29 September 2020
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AAP Image/Albert Perez

We need to talk nationally and rationally about borders

Peter Switzer
24 August 2020

It will be called Federal Government spin, but it does look like sensible economics as well. On one hand there’s been a great jobs recovery, with 689,000 people getting their jobs back or have found a new one. On the other hand, the Victorian lockdown and border closures held firm by State Premiers are bound to hold back a bigger jobs recovery.

According to the SMH, right now there’s still a reason to be optimistic, with Treasury’s calculated effective unemployment rate going from, wait for it, 14.9% in April to 9.9% in July.

This effective unemployment rate is found by taking the official unemployment rate and adding back the workers who have had their hours cut to zero but are on JobKeeper.

This is good news, right? Well, Treasurer Josh Frydenberg and his department (i.e. Treasury) are trying to provoke the State Premiers who have their borders shut, to contemplate that the jobless rate will rebound to 13% if interstate trade, business and people movement is impeded by closed borders.

This job was made harder with the NT Chief Minister and his Labor Party looking likely to retain power after being a strong “closed border” Premier.

His potential success will make it harder for Queensland’s Premier, Annastacia Palaszczuk and WA’s Mark McGowan to rush to a border reopening with their elections looming.

Queensland goes to the polls on October 31, which maybe the national economy could cope with, but WA’s isn’t until March 13 next year!

As politicians, the case to resist opening of the borders is understandable. They only have to point to the reinfection problems in the USA and Europe because of their rush to reopen borders and business. And of course they’d argue about the importance of lives.

However, lives are not only about being alive or dead. There are lives to be led. And being unnecessarily unemployed can ruin a lot of individual’s lives as well.

Last week, the ABS looked at unemployment around the country. What stood out was that both WA and Queensland were saving lives but killing jobs.

While the ABS national unemployment rate is now 7.5%, Mandurah (in WA) had the highest jobless rate across Australia in July at 18%! Unemployment rates are also high in Wide Bay (Queensland) at 17%.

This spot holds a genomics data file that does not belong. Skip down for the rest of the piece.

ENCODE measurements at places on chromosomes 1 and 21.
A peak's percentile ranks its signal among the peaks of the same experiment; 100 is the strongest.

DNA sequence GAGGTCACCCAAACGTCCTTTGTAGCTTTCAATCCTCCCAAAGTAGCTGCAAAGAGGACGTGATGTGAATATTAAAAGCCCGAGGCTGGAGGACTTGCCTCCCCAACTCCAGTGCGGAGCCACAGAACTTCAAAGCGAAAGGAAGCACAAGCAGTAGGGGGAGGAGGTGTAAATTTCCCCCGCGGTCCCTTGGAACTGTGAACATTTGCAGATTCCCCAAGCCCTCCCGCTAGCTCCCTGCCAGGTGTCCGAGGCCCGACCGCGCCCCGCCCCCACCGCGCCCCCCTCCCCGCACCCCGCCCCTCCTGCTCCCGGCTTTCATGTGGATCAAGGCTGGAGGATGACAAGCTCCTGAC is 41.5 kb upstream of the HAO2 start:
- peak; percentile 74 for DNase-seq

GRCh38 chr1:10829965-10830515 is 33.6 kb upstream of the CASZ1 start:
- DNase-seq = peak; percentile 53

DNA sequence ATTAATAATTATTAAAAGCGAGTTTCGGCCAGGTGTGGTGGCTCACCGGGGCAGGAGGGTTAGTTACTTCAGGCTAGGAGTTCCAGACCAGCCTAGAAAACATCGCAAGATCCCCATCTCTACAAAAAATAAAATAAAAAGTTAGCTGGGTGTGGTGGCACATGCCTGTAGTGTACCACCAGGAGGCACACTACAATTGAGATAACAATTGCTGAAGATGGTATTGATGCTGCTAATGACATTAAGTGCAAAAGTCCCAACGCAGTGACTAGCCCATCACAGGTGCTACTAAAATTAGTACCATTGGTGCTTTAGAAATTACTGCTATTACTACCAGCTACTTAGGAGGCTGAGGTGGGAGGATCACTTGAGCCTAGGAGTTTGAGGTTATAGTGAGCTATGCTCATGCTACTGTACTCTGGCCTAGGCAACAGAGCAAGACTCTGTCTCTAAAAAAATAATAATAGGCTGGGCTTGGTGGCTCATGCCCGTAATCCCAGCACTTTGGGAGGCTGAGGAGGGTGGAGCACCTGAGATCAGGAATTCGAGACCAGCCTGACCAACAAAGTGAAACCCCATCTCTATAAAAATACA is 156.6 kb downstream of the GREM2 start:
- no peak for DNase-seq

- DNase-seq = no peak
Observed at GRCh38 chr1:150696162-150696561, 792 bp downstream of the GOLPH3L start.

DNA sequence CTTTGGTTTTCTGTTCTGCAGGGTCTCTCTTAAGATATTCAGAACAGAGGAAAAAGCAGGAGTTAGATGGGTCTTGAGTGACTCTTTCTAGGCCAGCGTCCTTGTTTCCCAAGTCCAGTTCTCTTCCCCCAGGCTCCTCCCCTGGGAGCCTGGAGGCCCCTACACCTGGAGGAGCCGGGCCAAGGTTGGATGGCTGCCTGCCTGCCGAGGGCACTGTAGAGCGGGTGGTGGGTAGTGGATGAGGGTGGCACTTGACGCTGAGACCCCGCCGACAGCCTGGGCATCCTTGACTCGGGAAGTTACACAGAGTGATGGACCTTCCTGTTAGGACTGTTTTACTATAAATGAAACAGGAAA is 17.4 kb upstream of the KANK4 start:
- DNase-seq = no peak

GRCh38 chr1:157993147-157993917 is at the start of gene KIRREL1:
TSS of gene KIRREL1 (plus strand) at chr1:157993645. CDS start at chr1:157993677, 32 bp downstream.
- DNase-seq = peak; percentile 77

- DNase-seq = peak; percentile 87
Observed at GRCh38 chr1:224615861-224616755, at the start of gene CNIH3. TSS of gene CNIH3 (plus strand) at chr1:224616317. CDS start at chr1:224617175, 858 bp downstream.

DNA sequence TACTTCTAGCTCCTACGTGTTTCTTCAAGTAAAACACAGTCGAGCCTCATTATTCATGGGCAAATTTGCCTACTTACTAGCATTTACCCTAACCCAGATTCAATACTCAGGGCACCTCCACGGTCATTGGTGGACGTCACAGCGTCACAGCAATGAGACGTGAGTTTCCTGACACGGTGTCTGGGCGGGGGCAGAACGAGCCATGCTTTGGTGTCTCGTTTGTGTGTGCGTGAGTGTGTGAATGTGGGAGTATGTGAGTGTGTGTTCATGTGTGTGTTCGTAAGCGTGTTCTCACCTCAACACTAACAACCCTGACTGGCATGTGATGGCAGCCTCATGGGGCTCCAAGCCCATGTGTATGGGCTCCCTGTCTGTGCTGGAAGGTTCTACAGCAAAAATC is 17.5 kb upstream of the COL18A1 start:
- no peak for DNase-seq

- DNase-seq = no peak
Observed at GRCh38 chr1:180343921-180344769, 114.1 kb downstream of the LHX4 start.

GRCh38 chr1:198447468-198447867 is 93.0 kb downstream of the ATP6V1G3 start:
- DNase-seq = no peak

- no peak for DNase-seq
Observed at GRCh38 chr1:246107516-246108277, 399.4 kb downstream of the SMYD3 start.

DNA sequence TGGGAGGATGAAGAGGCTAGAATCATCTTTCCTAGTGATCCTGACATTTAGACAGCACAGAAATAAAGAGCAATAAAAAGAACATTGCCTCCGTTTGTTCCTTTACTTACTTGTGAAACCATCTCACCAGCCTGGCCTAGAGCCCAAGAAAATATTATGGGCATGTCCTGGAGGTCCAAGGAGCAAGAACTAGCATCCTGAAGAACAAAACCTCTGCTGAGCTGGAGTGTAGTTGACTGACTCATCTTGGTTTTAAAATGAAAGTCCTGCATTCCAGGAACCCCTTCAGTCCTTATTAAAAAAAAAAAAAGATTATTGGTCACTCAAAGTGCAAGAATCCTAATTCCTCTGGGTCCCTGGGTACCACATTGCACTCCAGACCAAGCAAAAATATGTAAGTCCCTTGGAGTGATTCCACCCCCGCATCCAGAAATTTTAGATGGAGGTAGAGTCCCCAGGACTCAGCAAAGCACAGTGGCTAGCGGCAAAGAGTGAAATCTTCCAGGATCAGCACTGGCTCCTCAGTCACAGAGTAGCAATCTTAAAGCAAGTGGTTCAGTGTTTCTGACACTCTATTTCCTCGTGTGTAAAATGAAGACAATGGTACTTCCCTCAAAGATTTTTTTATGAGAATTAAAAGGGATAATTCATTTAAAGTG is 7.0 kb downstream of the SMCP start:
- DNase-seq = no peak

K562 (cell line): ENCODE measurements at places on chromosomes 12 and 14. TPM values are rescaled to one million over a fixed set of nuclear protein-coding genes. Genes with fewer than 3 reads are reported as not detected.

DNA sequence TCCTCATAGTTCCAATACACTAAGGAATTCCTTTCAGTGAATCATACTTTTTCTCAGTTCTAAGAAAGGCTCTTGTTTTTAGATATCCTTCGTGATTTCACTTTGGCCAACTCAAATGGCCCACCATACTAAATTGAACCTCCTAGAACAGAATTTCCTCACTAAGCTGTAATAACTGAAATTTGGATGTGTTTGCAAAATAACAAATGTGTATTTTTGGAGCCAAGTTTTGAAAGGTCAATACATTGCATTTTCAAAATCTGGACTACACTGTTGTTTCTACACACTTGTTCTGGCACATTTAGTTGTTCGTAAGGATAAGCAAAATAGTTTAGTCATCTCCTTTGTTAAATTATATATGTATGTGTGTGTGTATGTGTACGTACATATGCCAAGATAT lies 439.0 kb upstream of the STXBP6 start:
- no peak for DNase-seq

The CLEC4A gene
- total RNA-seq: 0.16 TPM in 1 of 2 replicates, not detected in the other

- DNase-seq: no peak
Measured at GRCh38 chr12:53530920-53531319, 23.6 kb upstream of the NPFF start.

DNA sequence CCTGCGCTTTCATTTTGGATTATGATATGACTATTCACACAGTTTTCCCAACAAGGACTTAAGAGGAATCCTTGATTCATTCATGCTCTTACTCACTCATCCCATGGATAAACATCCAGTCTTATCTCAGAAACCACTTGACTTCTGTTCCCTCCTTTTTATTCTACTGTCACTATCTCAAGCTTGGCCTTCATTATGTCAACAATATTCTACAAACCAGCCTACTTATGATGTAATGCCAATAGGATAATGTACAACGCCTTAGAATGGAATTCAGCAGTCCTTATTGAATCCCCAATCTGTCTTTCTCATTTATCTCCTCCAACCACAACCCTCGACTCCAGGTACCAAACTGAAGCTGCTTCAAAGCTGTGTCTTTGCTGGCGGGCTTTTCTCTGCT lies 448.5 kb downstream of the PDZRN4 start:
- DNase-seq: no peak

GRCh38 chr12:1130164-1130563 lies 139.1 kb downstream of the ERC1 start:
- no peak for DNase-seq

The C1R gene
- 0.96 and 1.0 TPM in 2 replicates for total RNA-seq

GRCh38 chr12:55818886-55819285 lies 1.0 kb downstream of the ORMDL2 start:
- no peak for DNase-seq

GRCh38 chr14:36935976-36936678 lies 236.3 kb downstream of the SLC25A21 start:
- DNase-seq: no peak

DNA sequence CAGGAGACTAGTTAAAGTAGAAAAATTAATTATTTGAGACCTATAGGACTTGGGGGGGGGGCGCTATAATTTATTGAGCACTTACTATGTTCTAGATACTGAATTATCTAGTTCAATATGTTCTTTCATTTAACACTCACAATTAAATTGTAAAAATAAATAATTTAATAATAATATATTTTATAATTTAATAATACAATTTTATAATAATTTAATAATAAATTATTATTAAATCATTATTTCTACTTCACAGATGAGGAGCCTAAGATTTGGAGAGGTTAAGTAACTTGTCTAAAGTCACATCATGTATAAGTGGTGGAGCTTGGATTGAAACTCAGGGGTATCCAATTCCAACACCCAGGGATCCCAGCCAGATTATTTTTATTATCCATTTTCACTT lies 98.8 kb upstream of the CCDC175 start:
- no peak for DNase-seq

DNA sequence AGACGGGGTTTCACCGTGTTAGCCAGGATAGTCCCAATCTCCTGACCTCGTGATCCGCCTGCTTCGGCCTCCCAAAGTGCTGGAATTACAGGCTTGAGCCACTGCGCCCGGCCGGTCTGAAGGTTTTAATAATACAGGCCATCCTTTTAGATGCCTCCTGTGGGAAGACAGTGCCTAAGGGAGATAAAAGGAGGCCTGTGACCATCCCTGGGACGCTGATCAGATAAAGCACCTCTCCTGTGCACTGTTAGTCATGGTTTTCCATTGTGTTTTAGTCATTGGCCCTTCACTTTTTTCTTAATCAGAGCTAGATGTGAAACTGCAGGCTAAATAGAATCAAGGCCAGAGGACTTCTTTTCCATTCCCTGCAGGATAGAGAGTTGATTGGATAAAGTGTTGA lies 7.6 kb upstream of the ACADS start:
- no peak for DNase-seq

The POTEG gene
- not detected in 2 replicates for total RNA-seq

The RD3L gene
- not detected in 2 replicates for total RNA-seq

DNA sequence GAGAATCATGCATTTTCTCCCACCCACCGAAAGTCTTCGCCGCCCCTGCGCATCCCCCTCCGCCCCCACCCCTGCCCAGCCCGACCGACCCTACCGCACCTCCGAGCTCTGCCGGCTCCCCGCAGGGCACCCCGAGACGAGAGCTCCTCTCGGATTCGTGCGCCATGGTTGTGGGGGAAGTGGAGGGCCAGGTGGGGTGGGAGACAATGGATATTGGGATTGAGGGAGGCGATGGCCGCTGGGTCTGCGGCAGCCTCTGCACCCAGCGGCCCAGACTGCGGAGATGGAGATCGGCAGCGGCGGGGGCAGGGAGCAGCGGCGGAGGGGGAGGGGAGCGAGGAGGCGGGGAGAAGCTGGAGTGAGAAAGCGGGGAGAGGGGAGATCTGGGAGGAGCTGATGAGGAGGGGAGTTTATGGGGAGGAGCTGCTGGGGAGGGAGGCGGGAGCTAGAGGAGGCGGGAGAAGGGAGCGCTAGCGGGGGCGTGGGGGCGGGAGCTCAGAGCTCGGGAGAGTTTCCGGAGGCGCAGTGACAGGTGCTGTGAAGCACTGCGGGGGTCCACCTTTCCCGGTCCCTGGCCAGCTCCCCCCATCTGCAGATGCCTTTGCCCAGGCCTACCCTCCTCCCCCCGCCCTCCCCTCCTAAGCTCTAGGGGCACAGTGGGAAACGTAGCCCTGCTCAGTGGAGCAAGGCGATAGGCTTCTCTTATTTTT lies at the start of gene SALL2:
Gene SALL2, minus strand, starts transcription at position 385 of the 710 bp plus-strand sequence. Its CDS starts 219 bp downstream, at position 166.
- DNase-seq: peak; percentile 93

In contrast, in NSW, the Coffs Harbour-Grafton region has the worst jobless rate in the state of 11.6%. This is a tourist area that wouldn’t be helped by border closures and a lack of flights.

On a state basis, Queensland has the highest unemployment rate at 8.8%. CommSec’s Ryan Felsman points out that the state also has “nine of the top 20 regional jobless rates in Australia.”

The sunshine state is heavily dependent on tourism. Closed borders nationally and internationally explain these bad jobless numbers.

Not surprisingly,the strongest jobs recovery has been NSW, with 315,000 workers back in work. Until a vaccine arrives, there has to be a sensible national conversation about how borders can provisionally open to help businesses approach some new version of normalcy and save jobs.

The performance of NSW with its seek-and-destroy approach to the Coronavirus whenever it bobs up, (which permits businesses to operate and create jobs) will be critically important for persuading the “closed border” Premiers to accept that there is another way to deal with this damn virus.

Clearly, a vaccine will change everything and permit open borders to those who, in the first instance, take the needle. However, the Federal Government, State Premiers and Territory Chief Ministers have to think outside their political self-preservation squares to preserve and create jobs, while preserving lives as well.

It’s not an easy task but it’s bound to be the best assessment on whether we have voted for the right people to lead us.


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